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Re: svn commit: r8343 - trunk/subversion/libsvn_ra_svn

From: Travis P <svn_at_castle.fastmail.fm>
Date: 2004-01-17 05:07:49 CET

On Jan 16, 2004, at 5:19 PM, Philip Martin wrote:

> [Apologies if this appears twice, but I think I lost the first one.]
>
> kfogel@collab.net writes:
>
>> Greg Hudson <ghudson@MIT.EDU> writes:
>>>> * subversion/libsvn_ra_svn/cram.c (compute_digest): Use an unsigned
>>>> char array for the secret. Patch from Philip Martin.
>>>
>>> The bitwise operations performed on secret are all xors, so there
>>> should
>>> be no semantic problem with them being (possibly) signed char. So,
>>> it's
>>> mainly an issue of warnings with pickier compilers. Do people think
>>> that's important enough for a 1.0 pullup?
>>
>> Personally, I'd rather not. We're already accumulating a lot of
>> little proposed changes late in the game. This one doesn't seem that
>> compelling, given that all we're preventing is a compile warning on
>> some platforms.
>
> It's a bit more than that, the report that led to this patch involved
> using the xlc compiler on AIX, and it was a compiler *error*. xlc
> also has the "volatile sig_atomic_t" problem for which I don't have a
> ready solution, other than suggesting that those that encounter it
> delete volatile from the code. I suspect neither problem affects gcc
> on AIX.

Yes, it was an error. Not a warning. Whether it should be so or not
may be debated, but my experience has led me to believe that the xlc
developers are interested and somewhat strict in coding to the
standard.

Here's a tiny test program that invokes the situation in question under
the various language variations available from the compiler:

====== a.c ======
void test(unsigned char uca[10]) { }

int main() {
   char sca[10];
   test(sca);
   return 0;
}
====== ======

% xlc -qlanglvl=extc89 a.c
% xlc -qlanglvl=stdc89 a.c
"a.c", line 7.8: 1506-280 (E) Function argument assignment between
types "unsigned char*" and "char*" is not allowed.
% xlc -qlanglvl=extc99 a.c
% xlc -qlanglvl=stdc99 a.c
"a.c", line 7.8: 1506-280 (E) Function argument assignment between
types "unsigned char*" and "char*" is not allowed.
% xlc -qlanglvl=ansi a.c
"a.c", line 7.8: 1506-280 (E) Function argument assignment between
types "unsigned char*" and "char*" is not allowed.
% xlc -qlanglvl=saal2 a.c
"a.c", line 7.8: 1506-280 (E) Function argument assignment between
types "unsigned char*" and "char*" is not allowed.
% xlc -qlanglvl=saa a.c
"a.c", line 7.8: 1506-280 (E) Function argument assignment between
types "unsigned char*" and "char*" is not allowed.
% xlc -qlanglvl=extended a.c
% xlc -qlanglvl=classic a.c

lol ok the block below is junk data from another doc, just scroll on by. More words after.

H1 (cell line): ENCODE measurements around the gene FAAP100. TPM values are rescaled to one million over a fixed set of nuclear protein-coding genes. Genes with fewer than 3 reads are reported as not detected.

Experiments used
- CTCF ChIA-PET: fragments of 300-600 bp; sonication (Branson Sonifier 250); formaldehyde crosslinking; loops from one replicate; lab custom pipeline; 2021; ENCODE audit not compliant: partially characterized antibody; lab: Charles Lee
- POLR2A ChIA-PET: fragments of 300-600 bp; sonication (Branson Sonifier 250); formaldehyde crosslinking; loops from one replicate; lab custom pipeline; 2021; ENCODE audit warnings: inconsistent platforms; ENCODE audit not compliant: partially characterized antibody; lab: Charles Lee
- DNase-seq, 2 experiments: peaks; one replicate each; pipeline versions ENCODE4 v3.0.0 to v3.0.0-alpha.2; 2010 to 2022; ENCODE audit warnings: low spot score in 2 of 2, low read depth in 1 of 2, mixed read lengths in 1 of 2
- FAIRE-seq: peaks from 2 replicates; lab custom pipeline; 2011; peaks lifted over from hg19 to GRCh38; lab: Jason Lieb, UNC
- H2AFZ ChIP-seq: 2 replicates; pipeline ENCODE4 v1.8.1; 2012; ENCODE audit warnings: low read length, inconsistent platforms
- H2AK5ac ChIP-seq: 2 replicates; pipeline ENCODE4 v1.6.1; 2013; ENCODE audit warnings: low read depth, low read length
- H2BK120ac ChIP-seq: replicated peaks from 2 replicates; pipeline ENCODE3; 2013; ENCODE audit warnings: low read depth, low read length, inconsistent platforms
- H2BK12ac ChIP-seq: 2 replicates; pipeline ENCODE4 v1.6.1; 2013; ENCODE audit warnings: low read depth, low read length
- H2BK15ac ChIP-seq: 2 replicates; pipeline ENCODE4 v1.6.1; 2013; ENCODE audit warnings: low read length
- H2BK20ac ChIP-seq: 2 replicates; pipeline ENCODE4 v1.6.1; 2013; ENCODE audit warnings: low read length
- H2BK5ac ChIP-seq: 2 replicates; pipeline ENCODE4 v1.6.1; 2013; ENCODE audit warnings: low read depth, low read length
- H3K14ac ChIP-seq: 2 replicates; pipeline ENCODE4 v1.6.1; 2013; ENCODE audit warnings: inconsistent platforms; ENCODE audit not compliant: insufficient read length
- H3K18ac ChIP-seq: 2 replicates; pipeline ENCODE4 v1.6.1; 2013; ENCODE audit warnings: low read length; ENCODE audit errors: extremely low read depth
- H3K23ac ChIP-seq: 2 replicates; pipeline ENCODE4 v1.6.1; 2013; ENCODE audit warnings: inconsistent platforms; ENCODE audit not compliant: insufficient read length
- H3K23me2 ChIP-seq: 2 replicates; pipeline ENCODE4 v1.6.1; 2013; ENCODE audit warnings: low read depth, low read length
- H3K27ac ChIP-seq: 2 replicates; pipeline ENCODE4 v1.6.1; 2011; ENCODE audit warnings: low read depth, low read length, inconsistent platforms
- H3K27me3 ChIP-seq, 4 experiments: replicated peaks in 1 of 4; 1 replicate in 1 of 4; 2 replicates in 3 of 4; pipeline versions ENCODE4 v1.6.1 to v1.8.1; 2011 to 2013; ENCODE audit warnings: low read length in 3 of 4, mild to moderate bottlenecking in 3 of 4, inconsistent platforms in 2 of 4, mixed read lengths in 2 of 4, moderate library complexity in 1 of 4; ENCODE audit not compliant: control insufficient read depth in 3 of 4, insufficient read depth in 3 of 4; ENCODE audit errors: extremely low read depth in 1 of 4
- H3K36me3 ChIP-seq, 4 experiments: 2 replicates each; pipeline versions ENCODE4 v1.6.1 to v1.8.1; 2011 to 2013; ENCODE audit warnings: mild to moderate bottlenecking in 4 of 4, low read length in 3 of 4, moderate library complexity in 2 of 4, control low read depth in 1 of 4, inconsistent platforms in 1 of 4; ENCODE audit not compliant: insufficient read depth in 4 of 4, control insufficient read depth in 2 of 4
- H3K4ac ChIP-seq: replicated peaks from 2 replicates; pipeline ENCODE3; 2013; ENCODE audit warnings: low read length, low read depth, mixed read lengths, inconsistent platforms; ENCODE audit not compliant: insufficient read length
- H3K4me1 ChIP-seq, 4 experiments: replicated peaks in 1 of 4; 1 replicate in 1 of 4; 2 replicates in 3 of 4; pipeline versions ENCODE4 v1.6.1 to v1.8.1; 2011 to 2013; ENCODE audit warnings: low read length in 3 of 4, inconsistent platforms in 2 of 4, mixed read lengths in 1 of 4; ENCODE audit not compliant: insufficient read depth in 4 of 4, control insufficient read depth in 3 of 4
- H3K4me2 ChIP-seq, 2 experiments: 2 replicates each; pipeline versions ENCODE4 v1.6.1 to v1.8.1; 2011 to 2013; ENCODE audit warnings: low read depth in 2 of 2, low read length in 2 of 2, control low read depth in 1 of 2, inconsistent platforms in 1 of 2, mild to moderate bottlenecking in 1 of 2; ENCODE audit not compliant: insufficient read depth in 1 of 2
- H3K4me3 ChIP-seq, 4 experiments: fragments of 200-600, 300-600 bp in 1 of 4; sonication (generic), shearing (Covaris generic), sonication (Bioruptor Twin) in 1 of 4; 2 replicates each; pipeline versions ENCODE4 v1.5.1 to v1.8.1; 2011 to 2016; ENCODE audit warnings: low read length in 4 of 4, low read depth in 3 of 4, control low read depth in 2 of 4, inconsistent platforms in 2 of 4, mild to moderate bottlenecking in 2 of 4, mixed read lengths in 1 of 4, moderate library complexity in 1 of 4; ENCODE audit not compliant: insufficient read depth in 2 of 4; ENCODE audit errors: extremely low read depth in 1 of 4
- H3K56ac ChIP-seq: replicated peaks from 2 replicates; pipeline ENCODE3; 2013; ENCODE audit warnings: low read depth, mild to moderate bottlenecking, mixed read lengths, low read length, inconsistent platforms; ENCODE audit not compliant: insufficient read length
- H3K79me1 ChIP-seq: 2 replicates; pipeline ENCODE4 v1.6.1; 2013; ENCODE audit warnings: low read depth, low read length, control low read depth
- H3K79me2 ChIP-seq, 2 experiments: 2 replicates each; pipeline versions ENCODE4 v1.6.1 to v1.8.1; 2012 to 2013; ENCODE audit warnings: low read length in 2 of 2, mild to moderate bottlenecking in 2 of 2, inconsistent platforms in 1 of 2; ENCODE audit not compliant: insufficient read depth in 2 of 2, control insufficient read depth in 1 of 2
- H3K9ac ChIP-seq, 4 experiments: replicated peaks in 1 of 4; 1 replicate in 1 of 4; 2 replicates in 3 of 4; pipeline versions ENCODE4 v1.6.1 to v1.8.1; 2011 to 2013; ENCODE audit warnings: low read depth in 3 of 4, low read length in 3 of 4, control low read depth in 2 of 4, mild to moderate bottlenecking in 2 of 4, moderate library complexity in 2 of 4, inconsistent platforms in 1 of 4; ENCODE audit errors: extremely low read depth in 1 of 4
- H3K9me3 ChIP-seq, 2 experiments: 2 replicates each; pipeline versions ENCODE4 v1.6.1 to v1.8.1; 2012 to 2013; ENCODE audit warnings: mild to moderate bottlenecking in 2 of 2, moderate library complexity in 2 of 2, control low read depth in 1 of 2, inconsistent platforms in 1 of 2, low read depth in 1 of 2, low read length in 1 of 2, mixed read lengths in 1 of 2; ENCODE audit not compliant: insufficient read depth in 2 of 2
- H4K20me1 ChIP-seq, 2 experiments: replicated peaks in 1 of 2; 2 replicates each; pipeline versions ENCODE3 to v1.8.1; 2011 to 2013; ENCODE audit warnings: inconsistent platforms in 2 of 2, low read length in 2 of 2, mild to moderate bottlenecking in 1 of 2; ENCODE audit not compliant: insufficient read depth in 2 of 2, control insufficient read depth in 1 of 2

%

It does appear that the xlc developers believe that when adhering to
the standard, the condition in question may cause an error (though we
don't know whether such a type mismatch MUST be an error or can be an
error at the implementors discretion). I don't have the standard
available at the moment to cite one way or another.

As you can also see, there are compiler options available to make it
more lenient. I chose "xlc" because if I didn't select a compiler,
configure was picking up an older (2.x) gcc compiler. I could and
maybe should have chosen "cc" which is xlc using one of the more
lenient language options.

On Jan 16, 2004, at 11:38 AM, Philip Martin wrote:

> Hmm, again. I think this is a real AIX bug. The C standard is
> explicit, we need to use "volatile sig_atomic_t". I see that gcc's
> fixincl removes volatile from the shadow sys/signal.h, but says that
> only some versions of AIX are affected. We need to be very careful
> not to remove volatile from our code in cases where there is no
> duplicate. Perhaps we could use an autoconf macro. Or we could use
> an integer type directly, but that's no more portable than not using
> volatile. Or we could leave it as it is, but add a comment to the
> code saying that if the error occurs then volatile should be removed.

I'll have do some more investigation into the "volatile sig_atomic_t"
problem. It does respond the same way as the type problem above to
the language options: it's an error with the default strict "xlc"
settings but the more lenient "cc" settings don't cause an error or
even a warning.

If the standard is explicit (if you have a section reference that'd be
great, if not I'll just look for it when I can get my hands on a copy),
then I'll see if I can't feed this back to the xlc developers for them
to fix.

-Travis Pouarz

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Received on Sat Jan 17 05:07:49 2004

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